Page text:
Working in Geneva?
Working in Geneva
At a Glance:
- The social security system in Switzerland is divided into three pillars. The first two pillars, Old Age and Survivors Insurance and Disability Insurance, and an occupational pension plan are compulsory. The third pillar is a private pension plan.
- The Agreement on the Free Movement of Persons ensures that the social security systems of all EU/EFTA states, including Switzerland, are coordinated. There are also several countries outside the EU that have agreements with Switzerland.
- Patients with basic health insurance cover are expected to pay 10 percent of the price for prescription drugs and contribute 15 CHF per day towards the cost of hospital stays.
- Every person residing in Switzerland for longer than three months must make sure they have health insurance. No public health insurer can refuse you if you want to take out basic cover.
- Anyone who plans on working in Switzerland for more than three months, must obtain a work permit. It is significantly easier for EU citizens to get a work permit than non-EU nationals, as there is a quota system in place for third-country citizens.
Key Sectors in Geneva
Geneva has a strong, service-oriented economy. The overwhelming majority of people are employed in the tertiary sector. The city is among the top financial centers in the world, with many local employees working in Geneva’s private banking industry, in commodity trade and international trade financing.
Another major part of the tertiary sector is, of course, the tourism and hotel industry. It generates a significant share of the region’s wealth, providing plenty of employment opportunities.
Geneva’s manufacturing industry constitutes a small part of the metropolitan economy. Nevertheless, the city’s secondary sector boasts some brand names: Rolex, Omega, and other traditional watch makers still work in Geneva these days.
International Organizations in Geneva
Geneva owes its nickname of “Peace Capital” to the many international organizations which have their headquarters or offices in the city. As early as 1919, Geneva was the seat of the League of Nations, an organization born out of the Paris Peace Conference and a precursor to the United Nations.
Today, the UN has its European headquarters in the city. Among the many sub-organizations of the United Nations, the following are based in Geneva:
- the High Commission for Refugees
- the High Commission for Human Rights
- the World Health Organization
- the International Labor Organization
- the World Intellectual Property Organization
Other international organizations that employ many foreigners working in Geneva include the World Trade Organization, the World Economic Forum, the International Federation of Red Cross and Red Crescent Societies, the International Organization for Migration, and the European Broadcasting Union.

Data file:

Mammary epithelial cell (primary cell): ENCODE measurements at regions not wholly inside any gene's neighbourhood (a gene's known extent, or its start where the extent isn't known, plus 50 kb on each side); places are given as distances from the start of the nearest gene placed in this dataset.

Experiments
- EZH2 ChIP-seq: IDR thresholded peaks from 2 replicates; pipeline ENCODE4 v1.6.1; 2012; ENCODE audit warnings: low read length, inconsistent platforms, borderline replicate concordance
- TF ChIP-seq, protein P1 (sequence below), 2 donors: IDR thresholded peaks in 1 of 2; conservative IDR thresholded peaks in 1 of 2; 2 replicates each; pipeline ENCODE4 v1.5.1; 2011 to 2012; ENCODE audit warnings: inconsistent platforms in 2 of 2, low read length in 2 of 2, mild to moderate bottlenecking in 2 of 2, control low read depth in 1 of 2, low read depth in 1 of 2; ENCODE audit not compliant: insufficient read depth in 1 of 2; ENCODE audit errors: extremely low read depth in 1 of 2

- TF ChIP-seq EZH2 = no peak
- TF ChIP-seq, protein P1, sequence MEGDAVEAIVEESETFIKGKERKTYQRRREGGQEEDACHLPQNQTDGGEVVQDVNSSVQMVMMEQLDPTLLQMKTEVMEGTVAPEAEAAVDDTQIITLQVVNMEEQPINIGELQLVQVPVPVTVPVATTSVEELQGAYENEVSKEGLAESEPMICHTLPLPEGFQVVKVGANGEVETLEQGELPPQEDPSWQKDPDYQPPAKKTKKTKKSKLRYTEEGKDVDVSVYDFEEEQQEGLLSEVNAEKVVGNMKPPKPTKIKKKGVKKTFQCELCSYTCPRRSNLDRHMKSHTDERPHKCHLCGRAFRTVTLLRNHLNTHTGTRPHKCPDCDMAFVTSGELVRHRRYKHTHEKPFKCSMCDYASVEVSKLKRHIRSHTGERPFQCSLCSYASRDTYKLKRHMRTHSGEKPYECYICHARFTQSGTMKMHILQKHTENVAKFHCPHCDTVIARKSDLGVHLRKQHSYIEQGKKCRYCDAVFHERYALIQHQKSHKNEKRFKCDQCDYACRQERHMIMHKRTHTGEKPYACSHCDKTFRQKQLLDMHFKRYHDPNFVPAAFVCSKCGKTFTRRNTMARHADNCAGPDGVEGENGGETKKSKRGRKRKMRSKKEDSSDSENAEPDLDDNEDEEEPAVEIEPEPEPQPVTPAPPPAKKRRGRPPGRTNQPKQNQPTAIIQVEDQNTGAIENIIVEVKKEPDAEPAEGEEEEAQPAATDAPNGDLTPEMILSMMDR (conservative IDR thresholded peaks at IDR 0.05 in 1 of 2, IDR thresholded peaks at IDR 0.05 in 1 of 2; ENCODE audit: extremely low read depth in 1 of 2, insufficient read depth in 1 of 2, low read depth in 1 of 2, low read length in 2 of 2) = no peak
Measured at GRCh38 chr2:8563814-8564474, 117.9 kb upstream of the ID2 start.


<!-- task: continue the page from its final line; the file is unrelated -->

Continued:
Paying Taxes as a Foreigner
Everyone working in Geneva must pay taxes on at least two levels: to the Swiss Federation and the Canton of Geneva. Some taxes levied in Geneva are also owed on the local community level.
Despite all these regulations, Switzerland is a low-tax economy compared to other European countries. Swiss citizens working in Geneva must submit an annual declaration detailing all their income and assets.
Foreign employees working in Geneva, on the other hand, are usually taxed at source. They pay a withholding tax on their income, which is directly deducted from their salary. It accounts for their federal and cantonal income tax. Foreign residents who have been living and working in Geneva long enough to acquire the right to settlement will be taxed in the same way as other Swiss citizens.
Expats are eligible for certain tax benefits in the form of an expat flat rate deducted from their taxable income. These benefits are supposed to account for the higher costs of the expat life-style. The rate is calculated on the basis of average expenses associated with relocation, travel, and maintaining a second domicile. Of course, only expats working in Geneva whose employer does not cover these costs are eligible.
Double Taxation Agreements
Switzerland maintains double taxation agreements with several countries across the world. Following standard OECD guidelines, they differentiate between two policies to avoid double taxation: tax exemption and tax credits.
According to these agreements, foreigners who spend less than 183 days per year in Switzerland can be exempt from paying tax on any income which does not arise from Swiss sources. If this rule cannot be applied, you might receive tax credits in your usual country of residence against taxes already paid in Switzerland.
If you are not sure whether your country has signed a double taxation agreement with Switzerland, you should contact your fiscal authorities. The Swiss Federal Tax Administration provides some information on bilateral taxation agreements, available in German, French, and Italian.
Our in-depth article on Income Tax in Switzerland offers more information on the topic.
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